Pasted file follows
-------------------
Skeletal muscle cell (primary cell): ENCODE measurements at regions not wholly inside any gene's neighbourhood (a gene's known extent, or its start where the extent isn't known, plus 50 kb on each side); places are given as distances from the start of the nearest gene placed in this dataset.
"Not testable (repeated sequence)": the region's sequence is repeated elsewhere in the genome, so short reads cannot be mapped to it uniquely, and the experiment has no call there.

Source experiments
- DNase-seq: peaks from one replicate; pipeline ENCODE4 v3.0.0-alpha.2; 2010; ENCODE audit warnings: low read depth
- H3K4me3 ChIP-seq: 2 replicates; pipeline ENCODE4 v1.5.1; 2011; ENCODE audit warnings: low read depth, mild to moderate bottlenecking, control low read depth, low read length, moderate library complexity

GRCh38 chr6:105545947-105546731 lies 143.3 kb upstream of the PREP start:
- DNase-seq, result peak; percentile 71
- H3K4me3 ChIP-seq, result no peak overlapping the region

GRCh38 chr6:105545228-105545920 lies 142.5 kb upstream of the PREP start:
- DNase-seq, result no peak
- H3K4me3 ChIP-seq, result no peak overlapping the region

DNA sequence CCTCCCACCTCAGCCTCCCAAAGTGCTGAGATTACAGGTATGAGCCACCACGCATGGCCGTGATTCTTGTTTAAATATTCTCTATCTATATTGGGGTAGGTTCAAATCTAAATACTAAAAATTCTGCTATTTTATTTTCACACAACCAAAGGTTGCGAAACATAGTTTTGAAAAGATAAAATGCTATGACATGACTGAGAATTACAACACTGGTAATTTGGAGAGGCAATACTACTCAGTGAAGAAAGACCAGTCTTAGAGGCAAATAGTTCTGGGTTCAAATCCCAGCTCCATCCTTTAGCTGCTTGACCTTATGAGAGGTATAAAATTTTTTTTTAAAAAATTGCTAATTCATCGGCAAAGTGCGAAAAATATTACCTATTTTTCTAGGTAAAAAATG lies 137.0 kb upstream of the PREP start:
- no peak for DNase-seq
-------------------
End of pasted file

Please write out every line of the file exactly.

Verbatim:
Skeletal muscle cell (primary cell): ENCODE measurements at regions not wholly inside any gene's neighbourhood (a gene's known extent, or its start where the extent isn't known, plus 50 kb on each side); places are given as distances from the start of the nearest gene placed in this dataset.
"Not testable (repeated sequence)": the region's sequence is repeated elsewhere in the genome, so short reads cannot be mapped to it uniquely, and the experiment has no call there.

Source experiments
- DNase-seq: peaks from one replicate; pipeline ENCODE4 v3.0.0-alpha.2; 2010; ENCODE audit warnings: low read depth
- H3K4me3 ChIP-seq: 2 replicates; pipeline ENCODE4 v1.5.1; 2011; ENCODE audit warnings: low read depth, mild to moderate bottlenecking, control low read depth, low read length, moderate library complexity

GRCh38 chr6:105545947-105546731 lies 143.3 kb upstream of the PREP start:
- DNase-seq, result peak; percentile 71
- H3K4me3 ChIP-seq, result no peak overlapping the region

GRCh38 chr6:105545228-105545920 lies 142.5 kb upstream of the PREP start:
- DNase-seq, result no peak
- H3K4me3 ChIP-seq, result no peak overlapping the region

DNA sequence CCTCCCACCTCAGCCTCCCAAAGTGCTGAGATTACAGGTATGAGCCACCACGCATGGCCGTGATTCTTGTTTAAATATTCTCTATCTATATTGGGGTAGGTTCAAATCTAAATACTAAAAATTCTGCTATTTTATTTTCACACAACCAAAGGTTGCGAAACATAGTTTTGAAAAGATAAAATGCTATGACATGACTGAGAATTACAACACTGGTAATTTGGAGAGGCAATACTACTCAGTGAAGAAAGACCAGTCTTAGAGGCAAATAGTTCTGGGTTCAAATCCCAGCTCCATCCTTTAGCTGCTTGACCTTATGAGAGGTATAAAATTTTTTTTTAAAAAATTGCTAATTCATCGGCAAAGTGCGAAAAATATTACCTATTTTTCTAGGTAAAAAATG lies 137.0 kb upstream of the PREP start:
- no peak for DNase-seq